When the dirty cat showed up in the prison yard, I was one of the first to go out there and pet it. I hadn’t touched a cat or a dog for over 20 years. It was amazing to feel him under my hand and know that I was enriching the life of another creature with something as simple as my care. I believe that caring for something or someone in need is what makes us human.
Over the next few days, a group of prisoners always gathered in the yard. They stood around talking and taking turns in petting the cat. These were guys you wouldn’t usually find talking to each other. Bowls of milk and water appeared, along with bread. One prisoner brought out his small scissors and helped to cut the animal’s fur. People said, "That cat has come to the right place. He’s getting treated like a king."This was true. But as I watched, I was also thinking about what the cat was doing for us.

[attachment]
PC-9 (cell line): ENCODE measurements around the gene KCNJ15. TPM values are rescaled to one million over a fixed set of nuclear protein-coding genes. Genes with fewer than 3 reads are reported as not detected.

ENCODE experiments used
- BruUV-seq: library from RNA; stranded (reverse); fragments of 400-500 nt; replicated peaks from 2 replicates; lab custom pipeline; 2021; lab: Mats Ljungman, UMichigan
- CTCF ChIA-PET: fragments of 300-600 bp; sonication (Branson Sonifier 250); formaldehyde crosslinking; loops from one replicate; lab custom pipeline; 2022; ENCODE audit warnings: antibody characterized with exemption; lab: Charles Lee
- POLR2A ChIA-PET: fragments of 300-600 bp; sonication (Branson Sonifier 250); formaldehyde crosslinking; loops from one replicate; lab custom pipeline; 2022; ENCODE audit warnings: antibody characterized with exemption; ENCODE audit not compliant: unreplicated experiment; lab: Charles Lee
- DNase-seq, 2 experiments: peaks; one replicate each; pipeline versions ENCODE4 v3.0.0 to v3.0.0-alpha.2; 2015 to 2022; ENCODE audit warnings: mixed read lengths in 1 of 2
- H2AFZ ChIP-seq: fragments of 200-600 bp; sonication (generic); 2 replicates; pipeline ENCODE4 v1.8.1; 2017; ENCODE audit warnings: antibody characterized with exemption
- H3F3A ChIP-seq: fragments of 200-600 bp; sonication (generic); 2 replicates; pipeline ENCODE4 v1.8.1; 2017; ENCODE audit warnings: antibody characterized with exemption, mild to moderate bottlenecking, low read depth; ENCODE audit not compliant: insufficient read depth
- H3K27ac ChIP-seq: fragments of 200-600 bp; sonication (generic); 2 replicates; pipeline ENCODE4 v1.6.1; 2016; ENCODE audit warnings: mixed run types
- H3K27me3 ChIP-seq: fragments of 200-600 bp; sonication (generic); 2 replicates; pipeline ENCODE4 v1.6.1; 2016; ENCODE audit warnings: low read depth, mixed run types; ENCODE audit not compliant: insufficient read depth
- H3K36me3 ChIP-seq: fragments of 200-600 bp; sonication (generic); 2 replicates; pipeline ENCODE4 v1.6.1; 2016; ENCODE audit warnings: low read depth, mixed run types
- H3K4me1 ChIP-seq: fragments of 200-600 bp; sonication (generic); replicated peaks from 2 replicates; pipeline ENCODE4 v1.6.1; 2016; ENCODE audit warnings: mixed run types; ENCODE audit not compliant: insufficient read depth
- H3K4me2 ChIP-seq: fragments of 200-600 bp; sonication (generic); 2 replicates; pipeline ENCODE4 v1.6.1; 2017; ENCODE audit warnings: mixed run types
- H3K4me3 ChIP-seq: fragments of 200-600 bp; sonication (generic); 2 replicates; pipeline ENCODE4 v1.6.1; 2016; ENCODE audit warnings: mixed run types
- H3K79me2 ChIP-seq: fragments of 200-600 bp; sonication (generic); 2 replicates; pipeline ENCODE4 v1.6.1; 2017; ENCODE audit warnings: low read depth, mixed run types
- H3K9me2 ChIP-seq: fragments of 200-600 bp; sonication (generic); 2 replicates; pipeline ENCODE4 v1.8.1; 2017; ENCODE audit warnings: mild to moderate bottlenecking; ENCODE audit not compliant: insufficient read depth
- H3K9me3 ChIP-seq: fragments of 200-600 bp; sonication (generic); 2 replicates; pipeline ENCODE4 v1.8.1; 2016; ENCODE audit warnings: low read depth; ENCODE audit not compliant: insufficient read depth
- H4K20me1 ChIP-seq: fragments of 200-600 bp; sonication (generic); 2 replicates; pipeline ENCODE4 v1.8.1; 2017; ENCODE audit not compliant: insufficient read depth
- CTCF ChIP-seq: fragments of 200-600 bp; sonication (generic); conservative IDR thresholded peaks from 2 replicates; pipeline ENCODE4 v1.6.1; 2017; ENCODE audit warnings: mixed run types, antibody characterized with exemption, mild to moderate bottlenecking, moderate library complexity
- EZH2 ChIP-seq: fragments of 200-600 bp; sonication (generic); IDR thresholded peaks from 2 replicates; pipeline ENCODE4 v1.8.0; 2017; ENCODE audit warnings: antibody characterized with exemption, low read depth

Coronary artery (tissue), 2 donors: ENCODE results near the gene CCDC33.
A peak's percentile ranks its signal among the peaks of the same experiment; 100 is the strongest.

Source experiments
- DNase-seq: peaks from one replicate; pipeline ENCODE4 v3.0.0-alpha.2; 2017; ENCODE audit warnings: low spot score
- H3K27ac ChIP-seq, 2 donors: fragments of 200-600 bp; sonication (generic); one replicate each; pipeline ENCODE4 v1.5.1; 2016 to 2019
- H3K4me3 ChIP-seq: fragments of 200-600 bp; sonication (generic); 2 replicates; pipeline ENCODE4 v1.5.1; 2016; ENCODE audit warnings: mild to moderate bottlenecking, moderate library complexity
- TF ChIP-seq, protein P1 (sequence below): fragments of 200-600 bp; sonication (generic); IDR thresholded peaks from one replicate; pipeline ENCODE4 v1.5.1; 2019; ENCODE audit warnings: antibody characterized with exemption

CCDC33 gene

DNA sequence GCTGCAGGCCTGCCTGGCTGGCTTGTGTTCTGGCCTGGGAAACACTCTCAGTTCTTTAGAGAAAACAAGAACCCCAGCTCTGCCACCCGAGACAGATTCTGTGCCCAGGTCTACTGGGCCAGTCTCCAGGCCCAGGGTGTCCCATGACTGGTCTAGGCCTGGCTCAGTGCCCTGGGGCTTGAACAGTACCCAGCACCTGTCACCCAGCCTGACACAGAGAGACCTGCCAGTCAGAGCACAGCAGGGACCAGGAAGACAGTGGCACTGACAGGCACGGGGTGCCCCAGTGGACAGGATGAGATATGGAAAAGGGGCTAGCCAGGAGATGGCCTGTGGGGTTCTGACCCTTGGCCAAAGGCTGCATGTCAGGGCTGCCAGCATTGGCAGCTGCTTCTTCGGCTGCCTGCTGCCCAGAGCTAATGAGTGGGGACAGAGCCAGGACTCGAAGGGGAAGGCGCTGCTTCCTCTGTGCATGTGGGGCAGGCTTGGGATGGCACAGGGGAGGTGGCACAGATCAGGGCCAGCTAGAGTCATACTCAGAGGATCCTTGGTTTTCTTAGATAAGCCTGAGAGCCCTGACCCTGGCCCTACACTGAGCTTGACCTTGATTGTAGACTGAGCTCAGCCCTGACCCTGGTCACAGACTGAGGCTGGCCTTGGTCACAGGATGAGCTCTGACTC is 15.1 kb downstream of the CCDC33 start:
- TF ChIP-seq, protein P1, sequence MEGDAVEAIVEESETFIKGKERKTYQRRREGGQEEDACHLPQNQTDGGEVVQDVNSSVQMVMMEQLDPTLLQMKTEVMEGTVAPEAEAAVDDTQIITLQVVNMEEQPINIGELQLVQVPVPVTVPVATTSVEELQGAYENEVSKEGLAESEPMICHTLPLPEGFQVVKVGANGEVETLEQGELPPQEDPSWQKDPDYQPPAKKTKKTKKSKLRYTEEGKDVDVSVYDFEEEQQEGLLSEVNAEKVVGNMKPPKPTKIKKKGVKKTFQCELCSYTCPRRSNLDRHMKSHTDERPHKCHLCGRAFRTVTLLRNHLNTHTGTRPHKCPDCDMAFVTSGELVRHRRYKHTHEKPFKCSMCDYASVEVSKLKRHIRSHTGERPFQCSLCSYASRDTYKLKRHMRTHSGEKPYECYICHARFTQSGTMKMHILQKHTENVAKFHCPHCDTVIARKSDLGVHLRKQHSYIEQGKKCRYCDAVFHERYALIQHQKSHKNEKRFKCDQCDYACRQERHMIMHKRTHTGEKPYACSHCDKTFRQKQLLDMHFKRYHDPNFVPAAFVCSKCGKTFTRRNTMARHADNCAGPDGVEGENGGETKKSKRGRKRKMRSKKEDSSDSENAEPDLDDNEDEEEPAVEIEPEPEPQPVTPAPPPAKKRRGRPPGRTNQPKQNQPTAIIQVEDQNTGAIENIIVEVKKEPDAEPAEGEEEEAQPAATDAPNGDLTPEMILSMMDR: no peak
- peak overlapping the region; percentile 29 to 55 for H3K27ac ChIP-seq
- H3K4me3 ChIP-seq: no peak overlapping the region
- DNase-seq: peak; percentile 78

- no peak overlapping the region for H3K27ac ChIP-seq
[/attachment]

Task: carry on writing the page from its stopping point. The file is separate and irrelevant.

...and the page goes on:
Instead of more programmes, more psychologists or treatment, what we really need is a chance to practise kindness ourselves. Not receive it, but give it.
Kindness is not a value that is encouraged here. It is often seen as weakness. Instead, the culture here encourages keeping your head down, minding your own business and never letting yourself be weak.
However, a dirty cat disrupted1 this code2 of prison culture. It did my heart good to see the effect he had on me and the men here. He didn’t have a PhD and he wasn’t a psychologist, but by simply saying, "I need some help here", he did something important to us. He needed us, and we need to be needed. I believe we all do.
1. disrupt v.扰乱；使中断
2. code n.行为规范
What did the prisoners do for the cat?
A. They supplied him with food.
B. They washed his fur.
C. They searched for his owner.
D. They made a shelter for him.